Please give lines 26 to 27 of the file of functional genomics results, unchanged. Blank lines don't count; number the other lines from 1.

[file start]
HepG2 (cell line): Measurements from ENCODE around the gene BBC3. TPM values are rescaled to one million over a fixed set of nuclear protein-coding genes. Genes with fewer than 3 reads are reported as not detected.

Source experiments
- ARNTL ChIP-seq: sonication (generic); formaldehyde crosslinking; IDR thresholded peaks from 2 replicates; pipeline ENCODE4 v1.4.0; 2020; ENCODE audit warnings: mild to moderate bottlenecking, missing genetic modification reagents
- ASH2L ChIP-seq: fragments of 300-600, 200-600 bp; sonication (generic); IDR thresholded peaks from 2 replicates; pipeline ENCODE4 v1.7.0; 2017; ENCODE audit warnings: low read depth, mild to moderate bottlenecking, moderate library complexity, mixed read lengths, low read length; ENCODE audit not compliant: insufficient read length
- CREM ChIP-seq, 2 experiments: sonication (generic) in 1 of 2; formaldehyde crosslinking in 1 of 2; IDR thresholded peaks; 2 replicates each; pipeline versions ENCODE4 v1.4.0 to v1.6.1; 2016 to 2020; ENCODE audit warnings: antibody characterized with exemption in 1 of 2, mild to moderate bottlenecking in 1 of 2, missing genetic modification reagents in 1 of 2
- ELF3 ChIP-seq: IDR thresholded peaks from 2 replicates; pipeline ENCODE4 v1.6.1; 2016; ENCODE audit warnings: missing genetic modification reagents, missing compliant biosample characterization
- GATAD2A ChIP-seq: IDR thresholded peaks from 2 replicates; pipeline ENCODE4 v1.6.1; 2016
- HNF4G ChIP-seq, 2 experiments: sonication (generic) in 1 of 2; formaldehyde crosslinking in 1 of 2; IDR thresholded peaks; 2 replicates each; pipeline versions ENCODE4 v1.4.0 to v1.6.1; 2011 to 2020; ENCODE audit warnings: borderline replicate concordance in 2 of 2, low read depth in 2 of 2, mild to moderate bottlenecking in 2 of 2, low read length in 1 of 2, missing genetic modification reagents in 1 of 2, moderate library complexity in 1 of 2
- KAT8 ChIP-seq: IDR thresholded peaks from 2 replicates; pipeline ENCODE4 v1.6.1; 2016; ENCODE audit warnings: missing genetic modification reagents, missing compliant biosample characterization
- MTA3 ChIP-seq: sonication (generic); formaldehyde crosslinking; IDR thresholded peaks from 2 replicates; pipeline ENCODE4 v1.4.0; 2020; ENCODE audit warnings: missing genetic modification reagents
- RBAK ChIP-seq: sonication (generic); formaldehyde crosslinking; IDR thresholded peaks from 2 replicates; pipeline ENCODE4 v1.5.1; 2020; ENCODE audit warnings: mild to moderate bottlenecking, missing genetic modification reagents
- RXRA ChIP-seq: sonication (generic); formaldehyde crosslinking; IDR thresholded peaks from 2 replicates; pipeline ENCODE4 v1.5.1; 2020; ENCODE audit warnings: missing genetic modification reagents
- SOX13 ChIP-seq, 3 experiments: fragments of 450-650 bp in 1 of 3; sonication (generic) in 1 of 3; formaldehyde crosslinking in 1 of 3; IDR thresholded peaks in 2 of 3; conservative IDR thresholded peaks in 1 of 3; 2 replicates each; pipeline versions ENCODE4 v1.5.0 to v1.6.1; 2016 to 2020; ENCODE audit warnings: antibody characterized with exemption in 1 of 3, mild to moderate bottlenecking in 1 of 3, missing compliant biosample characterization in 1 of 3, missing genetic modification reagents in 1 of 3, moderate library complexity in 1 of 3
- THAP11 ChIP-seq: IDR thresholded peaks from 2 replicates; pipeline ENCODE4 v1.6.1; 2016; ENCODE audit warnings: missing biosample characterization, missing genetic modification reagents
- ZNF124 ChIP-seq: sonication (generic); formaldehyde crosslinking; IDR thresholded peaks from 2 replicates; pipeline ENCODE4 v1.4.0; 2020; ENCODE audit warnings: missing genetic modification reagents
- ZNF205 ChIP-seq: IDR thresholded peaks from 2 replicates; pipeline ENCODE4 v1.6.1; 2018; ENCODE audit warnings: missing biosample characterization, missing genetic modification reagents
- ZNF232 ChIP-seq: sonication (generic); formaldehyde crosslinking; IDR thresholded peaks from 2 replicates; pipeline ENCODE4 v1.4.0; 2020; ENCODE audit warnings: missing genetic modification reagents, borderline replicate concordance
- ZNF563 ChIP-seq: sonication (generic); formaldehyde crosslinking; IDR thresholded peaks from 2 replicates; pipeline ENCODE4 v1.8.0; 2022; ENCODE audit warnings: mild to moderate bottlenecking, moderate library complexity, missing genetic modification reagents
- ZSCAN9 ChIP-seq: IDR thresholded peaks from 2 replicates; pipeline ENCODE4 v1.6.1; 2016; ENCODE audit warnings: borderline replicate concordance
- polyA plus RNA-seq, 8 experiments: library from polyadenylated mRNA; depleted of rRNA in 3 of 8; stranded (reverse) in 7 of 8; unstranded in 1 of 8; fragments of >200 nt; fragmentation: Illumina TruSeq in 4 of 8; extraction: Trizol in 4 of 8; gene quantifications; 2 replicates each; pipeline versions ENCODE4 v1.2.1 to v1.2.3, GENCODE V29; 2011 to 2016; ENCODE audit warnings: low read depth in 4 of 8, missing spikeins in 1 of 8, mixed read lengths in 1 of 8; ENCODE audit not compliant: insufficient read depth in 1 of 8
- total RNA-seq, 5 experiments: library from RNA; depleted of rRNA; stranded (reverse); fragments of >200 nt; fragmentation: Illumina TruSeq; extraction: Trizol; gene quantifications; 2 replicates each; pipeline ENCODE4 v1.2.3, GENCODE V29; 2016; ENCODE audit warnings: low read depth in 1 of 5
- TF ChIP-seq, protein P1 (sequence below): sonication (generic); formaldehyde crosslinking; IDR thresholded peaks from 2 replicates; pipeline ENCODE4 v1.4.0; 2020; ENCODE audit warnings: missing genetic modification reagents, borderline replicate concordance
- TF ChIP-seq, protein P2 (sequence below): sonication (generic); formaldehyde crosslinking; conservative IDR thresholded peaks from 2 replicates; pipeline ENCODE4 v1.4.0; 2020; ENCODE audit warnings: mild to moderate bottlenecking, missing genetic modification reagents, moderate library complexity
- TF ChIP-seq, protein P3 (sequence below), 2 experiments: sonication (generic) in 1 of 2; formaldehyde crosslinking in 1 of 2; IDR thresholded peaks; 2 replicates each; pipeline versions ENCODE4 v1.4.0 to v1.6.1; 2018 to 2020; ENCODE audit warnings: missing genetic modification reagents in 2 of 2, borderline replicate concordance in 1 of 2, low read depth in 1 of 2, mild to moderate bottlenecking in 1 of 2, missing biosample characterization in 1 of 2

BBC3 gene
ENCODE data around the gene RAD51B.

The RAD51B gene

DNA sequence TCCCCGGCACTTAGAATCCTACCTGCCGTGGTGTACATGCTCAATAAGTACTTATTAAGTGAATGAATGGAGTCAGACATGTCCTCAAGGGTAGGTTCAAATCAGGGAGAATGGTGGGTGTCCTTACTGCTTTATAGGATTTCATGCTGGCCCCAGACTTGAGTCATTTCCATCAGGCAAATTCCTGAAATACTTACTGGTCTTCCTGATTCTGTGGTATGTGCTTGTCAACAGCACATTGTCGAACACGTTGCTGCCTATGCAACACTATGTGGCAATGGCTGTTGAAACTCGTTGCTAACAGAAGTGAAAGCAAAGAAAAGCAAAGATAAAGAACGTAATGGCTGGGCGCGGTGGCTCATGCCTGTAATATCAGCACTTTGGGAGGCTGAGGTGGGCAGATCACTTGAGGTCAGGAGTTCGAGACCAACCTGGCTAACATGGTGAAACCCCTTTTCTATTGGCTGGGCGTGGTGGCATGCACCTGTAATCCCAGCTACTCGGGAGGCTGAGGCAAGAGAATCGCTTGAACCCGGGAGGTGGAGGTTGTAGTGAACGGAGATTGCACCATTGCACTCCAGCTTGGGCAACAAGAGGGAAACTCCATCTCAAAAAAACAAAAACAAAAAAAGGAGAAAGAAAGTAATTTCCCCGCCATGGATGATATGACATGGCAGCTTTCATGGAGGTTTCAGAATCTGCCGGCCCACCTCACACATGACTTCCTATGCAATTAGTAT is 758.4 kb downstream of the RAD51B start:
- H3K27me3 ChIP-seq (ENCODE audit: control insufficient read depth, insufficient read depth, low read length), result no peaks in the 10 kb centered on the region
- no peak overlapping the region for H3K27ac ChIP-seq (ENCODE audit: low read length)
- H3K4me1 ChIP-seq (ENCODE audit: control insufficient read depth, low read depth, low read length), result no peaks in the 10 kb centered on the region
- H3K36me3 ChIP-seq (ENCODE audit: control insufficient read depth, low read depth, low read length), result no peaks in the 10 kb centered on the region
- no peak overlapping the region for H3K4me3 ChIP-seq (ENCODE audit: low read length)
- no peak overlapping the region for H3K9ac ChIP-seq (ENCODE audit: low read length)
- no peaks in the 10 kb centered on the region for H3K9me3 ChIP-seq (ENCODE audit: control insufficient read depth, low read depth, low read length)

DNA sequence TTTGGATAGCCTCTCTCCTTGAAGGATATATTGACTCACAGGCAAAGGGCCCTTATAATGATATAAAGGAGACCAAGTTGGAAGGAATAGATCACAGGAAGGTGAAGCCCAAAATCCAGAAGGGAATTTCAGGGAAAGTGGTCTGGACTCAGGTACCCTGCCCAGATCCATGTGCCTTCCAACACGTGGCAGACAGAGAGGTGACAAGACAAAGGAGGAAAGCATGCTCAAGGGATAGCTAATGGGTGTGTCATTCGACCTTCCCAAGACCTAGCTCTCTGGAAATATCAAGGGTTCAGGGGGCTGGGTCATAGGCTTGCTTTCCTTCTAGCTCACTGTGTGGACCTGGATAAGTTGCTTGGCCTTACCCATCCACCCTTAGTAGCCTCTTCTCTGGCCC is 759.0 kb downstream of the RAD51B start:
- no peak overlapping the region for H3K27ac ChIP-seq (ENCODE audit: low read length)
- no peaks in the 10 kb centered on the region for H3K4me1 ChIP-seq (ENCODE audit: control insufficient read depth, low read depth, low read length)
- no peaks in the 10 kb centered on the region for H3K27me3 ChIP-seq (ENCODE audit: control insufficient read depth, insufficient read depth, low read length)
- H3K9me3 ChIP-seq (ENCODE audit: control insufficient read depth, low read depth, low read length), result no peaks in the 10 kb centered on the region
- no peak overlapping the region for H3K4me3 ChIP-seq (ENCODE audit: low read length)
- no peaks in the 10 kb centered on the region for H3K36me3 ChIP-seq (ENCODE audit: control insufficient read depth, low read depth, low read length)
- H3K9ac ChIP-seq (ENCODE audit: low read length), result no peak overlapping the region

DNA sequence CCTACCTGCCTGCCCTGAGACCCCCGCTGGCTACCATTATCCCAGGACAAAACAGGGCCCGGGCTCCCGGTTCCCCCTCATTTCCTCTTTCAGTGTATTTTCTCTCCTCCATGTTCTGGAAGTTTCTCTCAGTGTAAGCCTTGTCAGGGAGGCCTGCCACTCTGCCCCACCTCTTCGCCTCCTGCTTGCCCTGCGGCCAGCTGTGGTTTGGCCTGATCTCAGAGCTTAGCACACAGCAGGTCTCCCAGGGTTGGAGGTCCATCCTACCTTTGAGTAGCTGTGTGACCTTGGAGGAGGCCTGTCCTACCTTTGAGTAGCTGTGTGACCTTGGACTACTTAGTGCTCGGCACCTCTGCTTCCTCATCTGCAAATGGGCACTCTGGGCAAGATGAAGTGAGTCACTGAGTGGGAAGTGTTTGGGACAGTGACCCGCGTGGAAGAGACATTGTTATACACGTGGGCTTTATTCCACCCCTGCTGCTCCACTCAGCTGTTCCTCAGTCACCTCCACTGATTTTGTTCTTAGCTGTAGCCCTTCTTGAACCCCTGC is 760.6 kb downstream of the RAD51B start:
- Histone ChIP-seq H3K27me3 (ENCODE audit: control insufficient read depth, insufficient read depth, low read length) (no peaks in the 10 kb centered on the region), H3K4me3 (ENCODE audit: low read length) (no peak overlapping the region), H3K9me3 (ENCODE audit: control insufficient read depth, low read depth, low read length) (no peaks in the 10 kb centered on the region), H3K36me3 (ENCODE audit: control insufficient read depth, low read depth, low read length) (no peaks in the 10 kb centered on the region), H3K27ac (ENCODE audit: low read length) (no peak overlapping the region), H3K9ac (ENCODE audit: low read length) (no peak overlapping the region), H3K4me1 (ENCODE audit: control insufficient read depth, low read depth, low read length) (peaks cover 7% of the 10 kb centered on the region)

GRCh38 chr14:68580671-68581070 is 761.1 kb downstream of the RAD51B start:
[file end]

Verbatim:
ENCODE data around the gene RAD51B.

The RAD51B gene